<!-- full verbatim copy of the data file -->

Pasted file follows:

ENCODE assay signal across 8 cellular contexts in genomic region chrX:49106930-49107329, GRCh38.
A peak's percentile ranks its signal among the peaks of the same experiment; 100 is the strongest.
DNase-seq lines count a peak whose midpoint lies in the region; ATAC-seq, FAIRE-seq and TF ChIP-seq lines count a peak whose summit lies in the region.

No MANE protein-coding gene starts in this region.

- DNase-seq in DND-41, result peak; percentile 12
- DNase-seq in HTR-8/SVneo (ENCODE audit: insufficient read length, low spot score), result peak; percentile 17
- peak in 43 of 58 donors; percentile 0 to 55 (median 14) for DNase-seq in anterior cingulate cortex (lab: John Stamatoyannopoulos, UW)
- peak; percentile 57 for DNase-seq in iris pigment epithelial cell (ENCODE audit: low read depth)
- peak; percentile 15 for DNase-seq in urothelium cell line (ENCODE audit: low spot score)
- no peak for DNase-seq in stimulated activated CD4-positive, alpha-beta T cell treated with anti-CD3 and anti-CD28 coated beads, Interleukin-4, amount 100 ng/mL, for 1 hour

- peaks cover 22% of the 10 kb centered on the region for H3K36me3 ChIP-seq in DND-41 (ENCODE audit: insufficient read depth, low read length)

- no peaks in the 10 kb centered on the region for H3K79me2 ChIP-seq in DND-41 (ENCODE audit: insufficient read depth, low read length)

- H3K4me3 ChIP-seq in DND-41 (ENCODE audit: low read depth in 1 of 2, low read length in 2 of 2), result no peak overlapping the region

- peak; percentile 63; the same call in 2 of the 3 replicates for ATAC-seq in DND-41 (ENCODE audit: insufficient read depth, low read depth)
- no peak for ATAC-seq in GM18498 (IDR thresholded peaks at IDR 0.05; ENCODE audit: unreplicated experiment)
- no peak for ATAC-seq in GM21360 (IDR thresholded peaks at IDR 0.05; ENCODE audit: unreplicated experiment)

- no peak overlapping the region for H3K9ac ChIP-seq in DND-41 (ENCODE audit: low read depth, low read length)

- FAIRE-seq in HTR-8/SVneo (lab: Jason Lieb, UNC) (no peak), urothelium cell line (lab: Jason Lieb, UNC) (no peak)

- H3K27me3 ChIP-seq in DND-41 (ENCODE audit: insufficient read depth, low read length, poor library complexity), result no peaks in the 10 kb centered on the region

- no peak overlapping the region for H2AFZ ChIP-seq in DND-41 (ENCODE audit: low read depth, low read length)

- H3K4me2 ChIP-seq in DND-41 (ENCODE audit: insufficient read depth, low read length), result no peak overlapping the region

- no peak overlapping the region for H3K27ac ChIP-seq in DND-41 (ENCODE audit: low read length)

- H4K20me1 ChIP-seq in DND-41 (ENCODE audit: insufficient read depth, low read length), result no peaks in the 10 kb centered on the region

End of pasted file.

ENCODE assay signal across 8 cellular contexts in genomic region chrX:49106930-49107329, GRCh38.
A peak's percentile ranks its signal among the peaks of the same experiment; 100 is the strongest.
DNase-seq lines count a peak whose midpoint lies in the region; ATAC-seq, FAIRE-seq and TF ChIP-seq lines count a peak whose summit lies in the region.

No MANE protein-coding gene starts in this region.

- DNase-seq in DND-41, result peak; percentile 12
- DNase-seq in HTR-8/SVneo (ENCODE audit: insufficient read length, low spot score), result peak; percentile 17
- peak in 43 of 58 donors; percentile 0 to 55 (median 14) for DNase-seq in anterior cingulate cortex (lab: John Stamatoyannopoulos, UW)
- peak; percentile 57 for DNase-seq in iris pigment epithelial cell (ENCODE audit: low read depth)
- peak; percentile 15 for DNase-seq in urothelium cell line (ENCODE audit: low spot score)
- no peak for DNase-seq in stimulated activated CD4-positive, alpha-beta T cell treated with anti-CD3 and anti-CD28 coated beads, Interleukin-4, amount 100 ng/mL, for 1 hour

- peaks cover 22% of the 10 kb centered on the region for H3K36me3 ChIP-seq in DND-41 (ENCODE audit: insufficient read depth, low read length)

- no peaks in the 10 kb centered on the region for H3K79me2 ChIP-seq in DND-41 (ENCODE audit: insufficient read depth, low read length)

- H3K4me3 ChIP-seq in DND-41 (ENCODE audit: low read depth in 1 of 2, low read length in 2 of 2), result no peak overlapping the region

- peak; percentile 63; the same call in 2 of the 3 replicates for ATAC-seq in DND-41 (ENCODE audit: insufficient read depth, low read depth)
- no peak for ATAC-seq in GM18498 (IDR thresholded peaks at IDR 0.05; ENCODE audit: unreplicated experiment)
- no peak for ATAC-seq in GM21360 (IDR thresholded peaks at IDR 0.05; ENCODE audit: unreplicated experiment)

- no peak overlapping the region for H3K9ac ChIP-seq in DND-41 (ENCODE audit: low read depth, low read length)

- FAIRE-seq in HTR-8/SVneo (lab: Jason Lieb, UNC) (no peak), urothelium cell line (lab: Jason Lieb, UNC) (no peak)

- H3K27me3 ChIP-seq in DND-41 (ENCODE audit: insufficient read depth, low read length, poor library complexity), result no peaks in the 10 kb centered on the region

- no peak overlapping the region for H2AFZ ChIP-seq in DND-41 (ENCODE audit: low read depth, low read length)

- H3K4me2 ChIP-seq in DND-41 (ENCODE audit: insufficient read depth, low read length), result no peak overlapping the region

- no peak overlapping the region for H3K27ac ChIP-seq in DND-41 (ENCODE audit: low read length)

- H4K20me1 ChIP-seq in DND-41 (ENCODE audit: insufficient read depth, low read length), result no peaks in the 10 kb centered on the region